Even though the saying goes, “They fight like cats and dogs,” many felines and canines are actually friends. They’re more likely to form a deep bond if they meet at a young age, but even if you’ve adopted a new cat or dog, they may still learn to enjoy each other’s company over time. If your pets are usually fast friends but one party suddenly starts to act strange, they can be trying to get even or playing aggressively. If your mild-mannered cat suddenly develops a habit of attacking your good-natured dog, for instance, you might want to take them to the vet for a checkup. If they’re new to each other however, or if this is a characteristic behavior, here are six reasons why your cat may be pummeling Fido’s face.
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The 6 Reasons Why Your Cat May Swat Your Dog
1. The Dog Pushed Them Over Their Limit
Cats can only take so much. If your energetic puppy persists playing with your cat after your feline has had enough, they may be punished by a swift bop on the nose. If you notice this behavior, help your dog give the cat some space. Redirect them with a toy, or make sure your cat has a place to hide where the dog can’t reach.
2. Fear Aggression
This is more common in new animal relationships, but occasionally even old friends might startle each other. Maybe your dog likes to sneak up behind your cat and scare it. Swatting can be a reaction to fear.
3. Redirected Aggression
The neighbor’s dog taunting your cat through the window or a bird chirping out of reach could be annoying your cat. Your dog might not have even done anything to provoke the attack, but your cat sees the opportunity and they’re mad, so they might take a swing.
4. Territorial Behavior
Your cat wants to let your dog know that they don’t share. If your dog loves to steal your cat’s favorite warm sunny napping spot or likes to hide away their catnip toys, they might be the ones in for a surprise.
5. Predatory Behavior
A hallmark of a bored cat, your feline might pounce on your dog if they’re lacking prey. Giving them a stimulating toy lets them indulge in their hunting instincts without attacking your dog’s nose.
6. They’re Being Playful
When dogs and cats become comfortable in each other’s company, they’ll sometimes engage in rough housing that looks similar to how they played with their littermates. Dogs may nibble on the cat, who “retaliates” by swatting them. Hissing or awkward, stiff body language denotes fear or aggression, but languid swipes of the paw could be a display of affection towards your dog.
How to Train Your Cat to Get Along With Your Dog
Whether your dog and your cat have known each other for years or met yesterday, both tend to be territorial creatures who will likely compete for favorite spots in your house and your heart. You should make sure your dog and cat have separate quiet spaces where they can go when they’re tired of each other. This is especially important for your cat, who may prefer to rest on elevated surfaces such as on top of their cat tree where they feel isolated in a good way.
If your animals are new to each other, don’t force the new relationship. It could take months before they’re fully adjusted, but it will happen. At worst, they’ll learn each other’s boundaries and tolerate each other. In the best-case scenario, however, they’ll be lifelong friends.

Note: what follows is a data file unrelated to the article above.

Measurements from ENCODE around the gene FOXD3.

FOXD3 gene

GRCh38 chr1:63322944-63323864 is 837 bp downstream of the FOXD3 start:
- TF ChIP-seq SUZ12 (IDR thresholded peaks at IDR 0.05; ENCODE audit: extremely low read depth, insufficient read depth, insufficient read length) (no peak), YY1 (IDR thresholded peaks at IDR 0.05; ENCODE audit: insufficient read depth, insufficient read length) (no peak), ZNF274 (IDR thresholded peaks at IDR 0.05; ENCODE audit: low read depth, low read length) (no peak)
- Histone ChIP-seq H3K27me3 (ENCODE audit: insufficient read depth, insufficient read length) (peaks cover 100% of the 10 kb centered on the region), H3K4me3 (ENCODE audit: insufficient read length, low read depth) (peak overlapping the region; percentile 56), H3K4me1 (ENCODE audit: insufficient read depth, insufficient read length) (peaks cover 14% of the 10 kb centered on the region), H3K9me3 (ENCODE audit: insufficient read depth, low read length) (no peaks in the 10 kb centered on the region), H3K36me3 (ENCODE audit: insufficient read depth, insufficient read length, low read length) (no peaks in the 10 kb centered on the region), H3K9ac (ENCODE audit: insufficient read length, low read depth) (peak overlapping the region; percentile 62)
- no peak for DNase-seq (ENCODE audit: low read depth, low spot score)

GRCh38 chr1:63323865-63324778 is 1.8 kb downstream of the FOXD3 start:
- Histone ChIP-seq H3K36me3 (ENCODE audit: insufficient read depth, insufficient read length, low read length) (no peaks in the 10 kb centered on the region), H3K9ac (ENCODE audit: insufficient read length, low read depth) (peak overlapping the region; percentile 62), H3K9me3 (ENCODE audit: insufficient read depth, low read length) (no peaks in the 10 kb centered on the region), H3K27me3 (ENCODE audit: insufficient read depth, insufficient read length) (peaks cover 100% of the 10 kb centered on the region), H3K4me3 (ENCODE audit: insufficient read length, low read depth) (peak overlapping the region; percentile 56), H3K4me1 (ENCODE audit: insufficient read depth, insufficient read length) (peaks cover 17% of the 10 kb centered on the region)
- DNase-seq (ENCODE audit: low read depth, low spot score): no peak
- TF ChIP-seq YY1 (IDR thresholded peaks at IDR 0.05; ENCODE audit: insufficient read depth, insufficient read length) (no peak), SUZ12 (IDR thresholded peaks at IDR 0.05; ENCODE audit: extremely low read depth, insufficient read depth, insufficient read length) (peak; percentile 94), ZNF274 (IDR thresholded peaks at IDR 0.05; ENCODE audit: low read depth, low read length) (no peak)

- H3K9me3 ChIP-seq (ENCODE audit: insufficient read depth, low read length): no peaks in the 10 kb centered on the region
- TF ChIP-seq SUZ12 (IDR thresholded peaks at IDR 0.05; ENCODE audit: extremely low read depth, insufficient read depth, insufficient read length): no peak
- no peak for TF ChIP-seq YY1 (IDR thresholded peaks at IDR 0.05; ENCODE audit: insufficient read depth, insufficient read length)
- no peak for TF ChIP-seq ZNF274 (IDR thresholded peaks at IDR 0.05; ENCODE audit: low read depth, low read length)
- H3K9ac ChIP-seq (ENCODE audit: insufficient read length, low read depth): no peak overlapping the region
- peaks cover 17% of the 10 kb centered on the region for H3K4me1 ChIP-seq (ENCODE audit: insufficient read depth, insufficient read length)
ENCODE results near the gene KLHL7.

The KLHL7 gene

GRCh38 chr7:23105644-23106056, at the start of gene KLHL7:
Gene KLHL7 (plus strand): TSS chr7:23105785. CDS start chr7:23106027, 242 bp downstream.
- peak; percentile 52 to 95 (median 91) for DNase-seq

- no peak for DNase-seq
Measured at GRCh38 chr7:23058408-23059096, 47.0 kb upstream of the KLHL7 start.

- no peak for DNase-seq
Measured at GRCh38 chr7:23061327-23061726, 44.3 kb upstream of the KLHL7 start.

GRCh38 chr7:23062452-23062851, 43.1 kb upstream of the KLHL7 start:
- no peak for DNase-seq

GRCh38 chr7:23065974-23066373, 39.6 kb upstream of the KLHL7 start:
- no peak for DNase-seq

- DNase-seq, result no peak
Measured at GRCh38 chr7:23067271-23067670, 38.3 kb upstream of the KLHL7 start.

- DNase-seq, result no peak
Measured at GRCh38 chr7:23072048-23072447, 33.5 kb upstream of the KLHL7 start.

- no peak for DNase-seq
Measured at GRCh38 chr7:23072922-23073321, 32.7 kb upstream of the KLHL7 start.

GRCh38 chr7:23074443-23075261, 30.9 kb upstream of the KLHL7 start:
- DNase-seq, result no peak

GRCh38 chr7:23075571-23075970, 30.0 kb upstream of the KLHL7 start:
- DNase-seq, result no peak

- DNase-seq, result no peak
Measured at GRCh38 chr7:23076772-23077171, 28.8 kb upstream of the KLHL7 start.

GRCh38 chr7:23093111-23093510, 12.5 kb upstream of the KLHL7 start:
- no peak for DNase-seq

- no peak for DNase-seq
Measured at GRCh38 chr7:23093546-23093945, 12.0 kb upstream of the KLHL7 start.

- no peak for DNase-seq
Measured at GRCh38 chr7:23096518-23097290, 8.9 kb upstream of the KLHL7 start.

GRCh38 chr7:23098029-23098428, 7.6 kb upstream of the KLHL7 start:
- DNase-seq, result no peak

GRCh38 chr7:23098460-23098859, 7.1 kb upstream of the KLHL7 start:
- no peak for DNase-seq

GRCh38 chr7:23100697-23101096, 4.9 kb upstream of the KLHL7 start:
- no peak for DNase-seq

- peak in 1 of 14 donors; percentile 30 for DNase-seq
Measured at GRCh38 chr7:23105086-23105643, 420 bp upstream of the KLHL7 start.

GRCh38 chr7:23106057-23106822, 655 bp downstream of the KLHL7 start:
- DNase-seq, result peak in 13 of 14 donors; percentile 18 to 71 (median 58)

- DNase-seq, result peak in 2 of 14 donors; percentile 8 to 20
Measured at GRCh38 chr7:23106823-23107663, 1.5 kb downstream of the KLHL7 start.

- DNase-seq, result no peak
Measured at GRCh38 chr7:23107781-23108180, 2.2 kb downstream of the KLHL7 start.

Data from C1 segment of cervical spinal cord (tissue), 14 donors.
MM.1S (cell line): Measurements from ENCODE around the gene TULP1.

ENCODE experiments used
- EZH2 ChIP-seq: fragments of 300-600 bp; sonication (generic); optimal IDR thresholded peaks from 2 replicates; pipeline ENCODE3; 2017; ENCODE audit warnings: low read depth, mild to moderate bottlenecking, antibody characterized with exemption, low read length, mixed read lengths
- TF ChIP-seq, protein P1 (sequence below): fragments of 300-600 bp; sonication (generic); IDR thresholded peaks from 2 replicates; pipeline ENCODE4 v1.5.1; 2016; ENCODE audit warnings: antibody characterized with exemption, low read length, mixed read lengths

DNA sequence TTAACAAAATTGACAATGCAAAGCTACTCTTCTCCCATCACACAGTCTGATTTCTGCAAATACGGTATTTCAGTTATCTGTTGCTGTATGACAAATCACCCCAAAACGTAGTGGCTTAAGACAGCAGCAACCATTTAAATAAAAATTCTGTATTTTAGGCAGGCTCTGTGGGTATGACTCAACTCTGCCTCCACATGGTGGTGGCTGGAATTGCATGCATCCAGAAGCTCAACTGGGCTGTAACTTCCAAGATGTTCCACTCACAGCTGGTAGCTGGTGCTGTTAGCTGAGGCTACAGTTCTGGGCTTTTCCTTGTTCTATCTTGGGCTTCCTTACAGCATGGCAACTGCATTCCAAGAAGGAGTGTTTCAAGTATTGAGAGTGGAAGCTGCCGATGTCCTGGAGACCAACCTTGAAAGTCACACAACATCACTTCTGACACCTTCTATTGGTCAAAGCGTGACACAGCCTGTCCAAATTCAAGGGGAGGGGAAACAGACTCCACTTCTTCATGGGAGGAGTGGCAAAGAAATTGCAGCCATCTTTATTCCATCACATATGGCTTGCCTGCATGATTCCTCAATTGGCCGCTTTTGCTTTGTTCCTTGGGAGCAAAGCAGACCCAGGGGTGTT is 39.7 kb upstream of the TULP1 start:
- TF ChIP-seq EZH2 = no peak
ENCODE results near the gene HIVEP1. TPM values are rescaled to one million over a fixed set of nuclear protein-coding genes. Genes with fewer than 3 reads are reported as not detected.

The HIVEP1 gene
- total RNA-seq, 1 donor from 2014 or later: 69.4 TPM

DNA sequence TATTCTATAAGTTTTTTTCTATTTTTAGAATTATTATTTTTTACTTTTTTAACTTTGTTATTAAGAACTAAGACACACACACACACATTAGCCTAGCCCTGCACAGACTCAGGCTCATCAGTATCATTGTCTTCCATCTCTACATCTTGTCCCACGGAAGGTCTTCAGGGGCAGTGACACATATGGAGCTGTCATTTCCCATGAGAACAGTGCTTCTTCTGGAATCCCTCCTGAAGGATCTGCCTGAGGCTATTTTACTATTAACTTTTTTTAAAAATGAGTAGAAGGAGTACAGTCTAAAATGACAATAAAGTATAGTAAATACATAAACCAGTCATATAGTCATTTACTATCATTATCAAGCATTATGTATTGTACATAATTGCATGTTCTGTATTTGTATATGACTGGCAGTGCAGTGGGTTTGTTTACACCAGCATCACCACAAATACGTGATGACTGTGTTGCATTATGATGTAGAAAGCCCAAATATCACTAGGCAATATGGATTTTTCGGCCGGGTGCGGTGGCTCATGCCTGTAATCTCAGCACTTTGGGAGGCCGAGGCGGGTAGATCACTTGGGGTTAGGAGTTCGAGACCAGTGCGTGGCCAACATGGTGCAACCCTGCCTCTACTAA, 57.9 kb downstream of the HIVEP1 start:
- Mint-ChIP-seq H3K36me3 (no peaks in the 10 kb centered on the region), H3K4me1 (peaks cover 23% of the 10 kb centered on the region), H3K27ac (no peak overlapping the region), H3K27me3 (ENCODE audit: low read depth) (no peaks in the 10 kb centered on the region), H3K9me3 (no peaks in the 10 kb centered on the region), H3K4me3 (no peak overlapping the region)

You should always introduce new animals as gradually as possible to reduce stress. Let your dog sniff a blanket from your cat and vice versa before they see each other to familiarize their scents. You might even house them in separate rooms for a few days while everyone becomes acclimated to the new smells. When they do meet, let them sniff each other. Animals have their own way of sorting things out, and generally if the cat was there first, they’ll lay down the law for your dog from the beginning. If the dog was there first, you’ll need to make sure that they’re not being aggressive towards the cat, so your feline doesn’t feel threatened. As long as both parties feel safe, they’ll learn to get along over time.
If a fight breaks out, don’t yell. Fear might have been the instigator and fighting or acting like they’re in trouble can make it worse. Spray both of them with water or distract them with a loud noise to redirect their attention. Separate them until they can calm down and safely try again. It’ll take a little time and patience, but they’ll probably learn to work it out. You can always call an animal trainer or animal behaviorist for advice. If you adopted your new pet from a shelter, they’re usually happy to help and might even let you bring both to a safe room in the shelter for a guided meeting.
It’s pretty common for cats to swat at dogs, but the good news is that it’s also common for dogs and cats to form close friendships with each other. Make sure they have their own dedicated spaces where they can take a time out if they start to grow tired of each other. If they’ve just met, give them plenty of patience to work things out. Eventually, they’ll probably be friends, but don’t rush the new relationship so it can grow organically. In the meantime, you can reassure them that you love them both. If this is a new behavior between old friends, you might want to take your cat to the vet to make sure they’re feeling okay or give them something to do so they’re not bored.
Featured Image Credit: Skullman, Pixabayy